The Centre for Advanced Welsh and Celtic Studies at Aberystwyth recently published Gwaith Hywel Dafi (The Work of Hywel Dafi) as part of its series, Beirdd yr Uchelwyr (The Poets of the Nobility). The work was edited by Dr A. Cynfael Lake, a reader at the Department of Welsh, Academi Hywel Teifi at Swansea University.
In 2012 Dr Lake (pictured) received a prestigious British Academy Fellowship worth £89,000 to undertake the task of editing Dafi's poetry.
Hywel Dafi is the most important poet of the fifteenth century, a 'Golden Age' in the history of Welsh literature, whose poetry has not been edited and published. This new publication, therefore, fills an obvious gap and gives due attention to an important poet who has been largely overlooked so far.
Hywel Dafi was a poet from Breconshire and was active between c. 1440 and 1485. At one point in his life he lived in Brecon, either in the county or in the vicinity. Approximately a hundred of his poems have been preserved and edited in Gwaith Hywel Dafi. Most are eulogies and elegies to the nobility of Breconshire, and significantly, the poet was related to several of them. His most important sponsor was William Herbert of Raglan, a right-hand man to King Edward IV. Judging from the evidence in the preserved poems, however, Hywel Dafi's main sponsors were members of the Tretower family. It was the step-brother of William Herbert, Rosser Vaughan, and his son, Thomas Vaughan, who lived in that home. A good percentage of poet's poems were preserved by the poet in his own hand in the manuscript, Peniarth 67. Of all the poets of the fifteenth century, only Lewis Glyn Cothi recorded more of his own poems.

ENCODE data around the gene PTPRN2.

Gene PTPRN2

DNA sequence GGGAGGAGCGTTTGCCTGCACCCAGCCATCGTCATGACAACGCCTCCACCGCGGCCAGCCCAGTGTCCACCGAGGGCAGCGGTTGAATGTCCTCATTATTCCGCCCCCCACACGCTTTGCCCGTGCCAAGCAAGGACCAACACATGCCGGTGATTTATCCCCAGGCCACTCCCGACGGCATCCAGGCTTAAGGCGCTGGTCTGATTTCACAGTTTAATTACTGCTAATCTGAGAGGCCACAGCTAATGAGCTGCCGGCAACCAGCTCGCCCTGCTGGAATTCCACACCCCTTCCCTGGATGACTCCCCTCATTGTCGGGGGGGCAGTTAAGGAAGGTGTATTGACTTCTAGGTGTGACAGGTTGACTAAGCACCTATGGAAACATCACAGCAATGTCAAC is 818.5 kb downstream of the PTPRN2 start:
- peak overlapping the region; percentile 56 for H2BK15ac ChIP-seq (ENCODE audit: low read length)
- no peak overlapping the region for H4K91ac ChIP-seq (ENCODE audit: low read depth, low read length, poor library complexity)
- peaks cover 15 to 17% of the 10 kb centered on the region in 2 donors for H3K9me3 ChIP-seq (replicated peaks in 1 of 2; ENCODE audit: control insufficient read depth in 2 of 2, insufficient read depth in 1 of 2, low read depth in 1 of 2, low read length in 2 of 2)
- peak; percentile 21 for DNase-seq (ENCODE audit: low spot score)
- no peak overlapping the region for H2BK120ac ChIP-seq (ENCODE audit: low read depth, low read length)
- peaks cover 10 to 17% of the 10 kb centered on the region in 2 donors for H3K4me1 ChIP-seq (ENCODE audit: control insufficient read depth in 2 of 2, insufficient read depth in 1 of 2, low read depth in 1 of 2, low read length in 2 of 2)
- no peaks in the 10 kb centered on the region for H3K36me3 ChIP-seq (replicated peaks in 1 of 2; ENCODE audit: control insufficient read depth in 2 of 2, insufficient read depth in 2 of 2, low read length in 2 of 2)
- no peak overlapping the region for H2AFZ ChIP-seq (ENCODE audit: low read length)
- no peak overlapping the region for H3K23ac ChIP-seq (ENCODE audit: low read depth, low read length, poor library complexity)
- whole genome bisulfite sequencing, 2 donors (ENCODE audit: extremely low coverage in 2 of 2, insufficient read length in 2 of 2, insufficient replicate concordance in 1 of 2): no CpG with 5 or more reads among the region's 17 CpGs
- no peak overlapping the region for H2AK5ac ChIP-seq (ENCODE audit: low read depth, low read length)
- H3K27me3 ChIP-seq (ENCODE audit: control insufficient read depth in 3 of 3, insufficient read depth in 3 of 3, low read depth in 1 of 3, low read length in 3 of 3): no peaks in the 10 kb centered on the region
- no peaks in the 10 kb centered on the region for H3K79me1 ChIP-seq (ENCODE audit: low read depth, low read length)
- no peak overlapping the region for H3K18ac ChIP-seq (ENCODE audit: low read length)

Dr Lake is an expert on the work of Huw Jones of Llangwm, one of the best known authors of ballads and interludes in the eighteenth century, and he has edited the poems of several other poets from the Middle Ages which, like Gwaith Hywel Dafi, are published in the same series.
Discussing the work of Hywel Dafi, Professor Dafydd Johnston, Director of the Centre for Advanced Welsh and Celtic Studies, said: "This edition is the result of detailed research of the highest quality and is a very valuable contribution to the series, Beirdd yr Uchelwyr."
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